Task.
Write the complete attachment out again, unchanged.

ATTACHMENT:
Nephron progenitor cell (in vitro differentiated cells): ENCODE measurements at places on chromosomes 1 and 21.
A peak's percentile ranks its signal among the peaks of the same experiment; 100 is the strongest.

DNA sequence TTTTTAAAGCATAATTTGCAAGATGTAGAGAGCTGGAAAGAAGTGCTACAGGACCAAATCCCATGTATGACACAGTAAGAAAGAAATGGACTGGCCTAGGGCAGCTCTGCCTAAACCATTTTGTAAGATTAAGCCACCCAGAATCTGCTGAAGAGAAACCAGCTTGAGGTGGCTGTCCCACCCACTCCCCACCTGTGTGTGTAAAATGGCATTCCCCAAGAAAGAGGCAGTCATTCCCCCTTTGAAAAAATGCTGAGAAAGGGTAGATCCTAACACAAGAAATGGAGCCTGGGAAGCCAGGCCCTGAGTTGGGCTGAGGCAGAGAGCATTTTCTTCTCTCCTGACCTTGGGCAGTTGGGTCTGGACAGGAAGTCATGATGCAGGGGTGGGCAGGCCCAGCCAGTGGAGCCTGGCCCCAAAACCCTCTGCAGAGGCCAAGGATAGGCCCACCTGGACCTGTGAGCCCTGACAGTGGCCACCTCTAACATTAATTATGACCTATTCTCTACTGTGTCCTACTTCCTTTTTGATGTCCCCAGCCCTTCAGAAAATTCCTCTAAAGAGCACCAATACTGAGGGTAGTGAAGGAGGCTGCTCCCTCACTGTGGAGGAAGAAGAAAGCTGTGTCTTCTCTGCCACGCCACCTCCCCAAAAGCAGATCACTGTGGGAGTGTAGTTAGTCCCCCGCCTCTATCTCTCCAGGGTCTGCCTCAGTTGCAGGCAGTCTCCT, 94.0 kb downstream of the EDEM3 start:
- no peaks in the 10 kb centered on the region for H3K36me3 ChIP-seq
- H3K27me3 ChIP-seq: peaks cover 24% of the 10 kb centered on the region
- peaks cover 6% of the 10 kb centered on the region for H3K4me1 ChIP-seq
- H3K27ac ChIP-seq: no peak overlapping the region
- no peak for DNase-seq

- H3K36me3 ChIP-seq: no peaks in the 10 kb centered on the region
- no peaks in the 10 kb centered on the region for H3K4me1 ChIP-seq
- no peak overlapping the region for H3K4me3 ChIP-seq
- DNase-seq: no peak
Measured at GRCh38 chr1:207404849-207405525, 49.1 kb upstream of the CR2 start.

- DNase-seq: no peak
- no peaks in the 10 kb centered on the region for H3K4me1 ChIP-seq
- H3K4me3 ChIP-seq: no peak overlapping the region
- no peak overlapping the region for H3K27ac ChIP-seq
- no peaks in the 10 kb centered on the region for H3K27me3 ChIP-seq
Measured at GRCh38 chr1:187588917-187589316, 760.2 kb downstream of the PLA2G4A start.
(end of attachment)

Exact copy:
Nephron progenitor cell (in vitro differentiated cells): ENCODE measurements at places on chromosomes 1 and 21.
A peak's percentile ranks its signal among the peaks of the same experiment; 100 is the strongest.

DNA sequence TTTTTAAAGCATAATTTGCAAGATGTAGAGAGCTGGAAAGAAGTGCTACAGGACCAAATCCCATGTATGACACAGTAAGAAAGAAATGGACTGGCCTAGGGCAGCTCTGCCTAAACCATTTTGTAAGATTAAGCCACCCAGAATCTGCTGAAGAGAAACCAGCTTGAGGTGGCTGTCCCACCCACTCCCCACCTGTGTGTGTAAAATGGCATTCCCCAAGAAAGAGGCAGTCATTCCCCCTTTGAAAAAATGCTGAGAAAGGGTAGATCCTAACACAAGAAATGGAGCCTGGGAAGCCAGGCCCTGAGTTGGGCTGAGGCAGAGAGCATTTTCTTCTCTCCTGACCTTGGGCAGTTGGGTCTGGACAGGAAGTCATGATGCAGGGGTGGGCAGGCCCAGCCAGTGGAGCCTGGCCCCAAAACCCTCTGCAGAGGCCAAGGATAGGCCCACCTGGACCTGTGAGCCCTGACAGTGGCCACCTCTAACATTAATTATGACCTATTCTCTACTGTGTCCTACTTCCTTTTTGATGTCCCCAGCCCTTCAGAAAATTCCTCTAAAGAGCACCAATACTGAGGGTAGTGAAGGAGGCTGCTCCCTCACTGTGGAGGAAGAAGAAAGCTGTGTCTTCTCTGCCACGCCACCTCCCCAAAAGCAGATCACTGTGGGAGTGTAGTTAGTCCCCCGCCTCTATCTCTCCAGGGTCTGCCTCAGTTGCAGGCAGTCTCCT, 94.0 kb downstream of the EDEM3 start:
- no peaks in the 10 kb centered on the region for H3K36me3 ChIP-seq
- H3K27me3 ChIP-seq: peaks cover 24% of the 10 kb centered on the region
- peaks cover 6% of the 10 kb centered on the region for H3K4me1 ChIP-seq
- H3K27ac ChIP-seq: no peak overlapping the region
- no peak for DNase-seq

- H3K36me3 ChIP-seq: no peaks in the 10 kb centered on the region
- no peaks in the 10 kb centered on the region for H3K4me1 ChIP-seq
- no peak overlapping the region for H3K4me3 ChIP-seq
- DNase-seq: no peak
Measured at GRCh38 chr1:207404849-207405525, 49.1 kb upstream of the CR2 start.

- DNase-seq: no peak
- no peaks in the 10 kb centered on the region for H3K4me1 ChIP-seq
- H3K4me3 ChIP-seq: no peak overlapping the region
- no peak overlapping the region for H3K27ac ChIP-seq
- no peaks in the 10 kb centered on the region for H3K27me3 ChIP-seq
Measured at GRCh38 chr1:187588917-187589316, 760.2 kb downstream of the PLA2G4A start.